1. About This Document.......................................................................................... 9 1.1 1.2 1.3 2. Document Scope....................................................................................... 9 Intended Audience .................................................................................... 9 Additional References ............................................................................... 9

Getting Started ................................................................................................... 11 2.1 2.2 2.3 2.4 Introduction to the PHD OPC Server ...................................................... 11 Supported OPC standards ................................................................... 11 PHD OPC Server Requirements............................................................. 12 Where to Install PHD OPC Server Software........................................... 12 PHD OPC Server Registry Settings........................................................ 13 To enable/disable tag browsing............................................................ 13 Cached browsing.................................................................................. 14 To enable AFM tag routing and put download ..................................... 14

3.

Configuring the PHD OPC Server..................................................................... 15 3.1 3.2 Overview .................................................................................................15 View/Modify DCOM Configuration of PHD OPC Server ......................... 15 To configure DCOM settings for the machine default .......................... 16 To configure properties of the PHD OPC Server COM components ... 28

4.

Overview of Uniformance PHD ......................................................................... 37 4.1 4.2 4.3 4.4 4.5 4.6 Uniformance PHD Components.............................................................. 37 PHD Server Functionality........................................................................ 39 Multiple PHD Server Systems................................................................. 40 PHD OPC Server Instances.................................................................... 42 Read/Write Access to PHD Data ............................................................ 43 Introduction to PHD Security................................................................... 43 Enabling/disabling PHD Server security............................................... 44 Changing user rights ............................................................................ 44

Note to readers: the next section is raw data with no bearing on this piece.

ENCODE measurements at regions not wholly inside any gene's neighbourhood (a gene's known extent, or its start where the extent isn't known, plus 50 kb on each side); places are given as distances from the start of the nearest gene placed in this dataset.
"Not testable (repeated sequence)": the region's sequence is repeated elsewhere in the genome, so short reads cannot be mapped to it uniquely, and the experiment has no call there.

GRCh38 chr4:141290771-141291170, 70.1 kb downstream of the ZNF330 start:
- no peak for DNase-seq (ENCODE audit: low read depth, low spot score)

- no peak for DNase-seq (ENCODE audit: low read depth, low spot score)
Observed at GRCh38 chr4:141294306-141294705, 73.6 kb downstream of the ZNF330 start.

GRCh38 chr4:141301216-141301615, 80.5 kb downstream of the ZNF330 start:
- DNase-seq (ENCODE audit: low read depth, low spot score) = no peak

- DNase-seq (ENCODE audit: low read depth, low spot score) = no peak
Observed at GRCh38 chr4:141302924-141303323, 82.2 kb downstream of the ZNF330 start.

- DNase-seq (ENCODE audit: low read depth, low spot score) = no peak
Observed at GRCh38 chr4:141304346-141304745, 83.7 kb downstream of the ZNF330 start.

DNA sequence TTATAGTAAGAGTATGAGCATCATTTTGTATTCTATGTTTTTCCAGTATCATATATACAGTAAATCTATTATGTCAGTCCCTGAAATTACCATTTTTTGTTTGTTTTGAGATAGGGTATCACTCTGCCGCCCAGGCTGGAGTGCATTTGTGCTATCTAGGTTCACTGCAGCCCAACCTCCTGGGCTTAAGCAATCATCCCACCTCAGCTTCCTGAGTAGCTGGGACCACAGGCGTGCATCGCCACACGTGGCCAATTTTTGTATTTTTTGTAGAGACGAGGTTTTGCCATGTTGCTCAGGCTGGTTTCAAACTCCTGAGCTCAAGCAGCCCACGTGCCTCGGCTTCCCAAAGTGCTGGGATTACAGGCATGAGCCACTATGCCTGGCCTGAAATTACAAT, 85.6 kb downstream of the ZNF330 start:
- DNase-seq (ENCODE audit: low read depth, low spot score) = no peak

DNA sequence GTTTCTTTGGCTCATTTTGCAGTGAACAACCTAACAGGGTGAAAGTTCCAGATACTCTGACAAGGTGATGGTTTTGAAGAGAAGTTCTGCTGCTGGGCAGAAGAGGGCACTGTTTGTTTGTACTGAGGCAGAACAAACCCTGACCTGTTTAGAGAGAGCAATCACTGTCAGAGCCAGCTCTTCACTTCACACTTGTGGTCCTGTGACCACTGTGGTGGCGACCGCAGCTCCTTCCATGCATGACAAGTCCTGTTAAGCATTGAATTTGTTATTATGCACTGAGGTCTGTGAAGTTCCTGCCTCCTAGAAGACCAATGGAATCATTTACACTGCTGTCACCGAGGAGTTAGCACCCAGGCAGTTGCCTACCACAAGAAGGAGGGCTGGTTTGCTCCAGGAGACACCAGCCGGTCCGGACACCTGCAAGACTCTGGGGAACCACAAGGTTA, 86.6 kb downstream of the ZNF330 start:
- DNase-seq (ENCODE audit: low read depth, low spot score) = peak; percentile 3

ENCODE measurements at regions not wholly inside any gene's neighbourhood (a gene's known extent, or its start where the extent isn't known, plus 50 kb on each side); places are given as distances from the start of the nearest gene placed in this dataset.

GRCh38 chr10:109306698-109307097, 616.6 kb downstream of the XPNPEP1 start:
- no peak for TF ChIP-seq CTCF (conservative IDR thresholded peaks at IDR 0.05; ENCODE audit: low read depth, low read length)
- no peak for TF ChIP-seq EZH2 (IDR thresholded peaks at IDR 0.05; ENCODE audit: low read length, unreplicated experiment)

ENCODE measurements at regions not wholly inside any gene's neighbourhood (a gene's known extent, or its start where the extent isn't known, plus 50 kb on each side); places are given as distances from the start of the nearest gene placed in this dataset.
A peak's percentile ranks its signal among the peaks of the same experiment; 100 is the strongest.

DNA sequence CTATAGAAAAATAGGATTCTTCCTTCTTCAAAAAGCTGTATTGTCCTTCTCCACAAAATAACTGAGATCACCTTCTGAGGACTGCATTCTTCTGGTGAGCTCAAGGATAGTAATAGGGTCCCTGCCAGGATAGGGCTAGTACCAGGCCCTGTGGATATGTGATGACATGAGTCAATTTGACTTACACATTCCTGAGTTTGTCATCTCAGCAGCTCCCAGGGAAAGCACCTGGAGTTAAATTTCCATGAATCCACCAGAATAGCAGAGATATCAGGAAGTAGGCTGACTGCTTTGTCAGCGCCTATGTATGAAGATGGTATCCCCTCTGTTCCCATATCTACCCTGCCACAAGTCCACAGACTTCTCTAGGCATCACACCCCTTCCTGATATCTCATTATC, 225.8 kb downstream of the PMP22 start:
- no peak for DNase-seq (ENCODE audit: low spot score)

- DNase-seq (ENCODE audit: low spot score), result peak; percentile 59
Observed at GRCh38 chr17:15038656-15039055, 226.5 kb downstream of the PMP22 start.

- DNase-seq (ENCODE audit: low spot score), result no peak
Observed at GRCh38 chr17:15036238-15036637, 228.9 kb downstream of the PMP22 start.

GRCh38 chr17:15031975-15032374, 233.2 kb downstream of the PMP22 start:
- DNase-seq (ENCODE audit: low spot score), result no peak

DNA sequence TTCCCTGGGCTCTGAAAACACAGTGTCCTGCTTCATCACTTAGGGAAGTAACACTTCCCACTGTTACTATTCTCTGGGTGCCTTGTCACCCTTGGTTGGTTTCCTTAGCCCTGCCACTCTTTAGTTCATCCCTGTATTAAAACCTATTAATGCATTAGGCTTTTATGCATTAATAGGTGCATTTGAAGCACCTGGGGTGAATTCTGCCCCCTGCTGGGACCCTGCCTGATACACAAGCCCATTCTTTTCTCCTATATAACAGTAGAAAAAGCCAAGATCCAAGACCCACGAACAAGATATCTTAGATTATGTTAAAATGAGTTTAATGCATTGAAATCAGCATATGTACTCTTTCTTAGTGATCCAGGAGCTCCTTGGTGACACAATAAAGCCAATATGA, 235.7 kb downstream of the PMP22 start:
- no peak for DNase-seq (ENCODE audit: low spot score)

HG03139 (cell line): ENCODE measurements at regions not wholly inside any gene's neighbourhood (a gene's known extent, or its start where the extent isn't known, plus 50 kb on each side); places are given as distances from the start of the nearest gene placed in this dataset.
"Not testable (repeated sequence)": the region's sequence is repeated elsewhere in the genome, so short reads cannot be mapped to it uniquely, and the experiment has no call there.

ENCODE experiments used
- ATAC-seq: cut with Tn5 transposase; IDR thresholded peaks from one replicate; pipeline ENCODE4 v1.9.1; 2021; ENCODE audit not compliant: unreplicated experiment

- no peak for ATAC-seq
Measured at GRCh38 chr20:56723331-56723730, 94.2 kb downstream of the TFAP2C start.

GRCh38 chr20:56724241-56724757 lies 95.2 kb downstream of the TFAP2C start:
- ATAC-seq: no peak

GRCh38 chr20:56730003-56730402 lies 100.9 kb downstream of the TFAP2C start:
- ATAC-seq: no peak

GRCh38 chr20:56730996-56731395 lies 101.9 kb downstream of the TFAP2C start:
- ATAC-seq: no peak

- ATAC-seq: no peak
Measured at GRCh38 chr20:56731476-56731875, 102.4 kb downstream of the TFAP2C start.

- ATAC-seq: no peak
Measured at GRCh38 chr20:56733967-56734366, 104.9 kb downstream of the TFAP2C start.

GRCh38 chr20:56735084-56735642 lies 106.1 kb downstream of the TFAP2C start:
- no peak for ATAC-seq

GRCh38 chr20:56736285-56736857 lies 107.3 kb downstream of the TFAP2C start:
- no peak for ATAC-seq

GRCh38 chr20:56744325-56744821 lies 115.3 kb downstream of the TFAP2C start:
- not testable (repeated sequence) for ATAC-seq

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Contents

4.7 5.

PHD Server's interpolation and extrapolation ......................................... 45

Using the PHD OPC Server ...............................................................................47 5.1 5.2 5.3 Overview .................................................................................................47 Guidelines for Accessing PHD Values.................................................... 47 Creating a PHD OPC Server Client Application...................................... 48 Required expertise ............................................................................... 48 Software developer tools ...................................................................... 48 PHD OPC Data Standards for Client Applications.................................. 49 PHD OPC name forms ......................................................................... 50 Supported data types ........................................................................... 50 Array indexing....................................................................................... 51 Enumerated data types ........................................................................ 51 Interpreting data quality ........................................................................ 53 Data confidence versus data quality .................................................... 54 Out of range and NaN values............................................................... 54 Data for requested time of NOW .......................................................... 54 Extrapolated values .............................................................................. 55 Interpolated values ............................................................................... 55 INTERPOLATIVE (snapshot) ............................................................... 55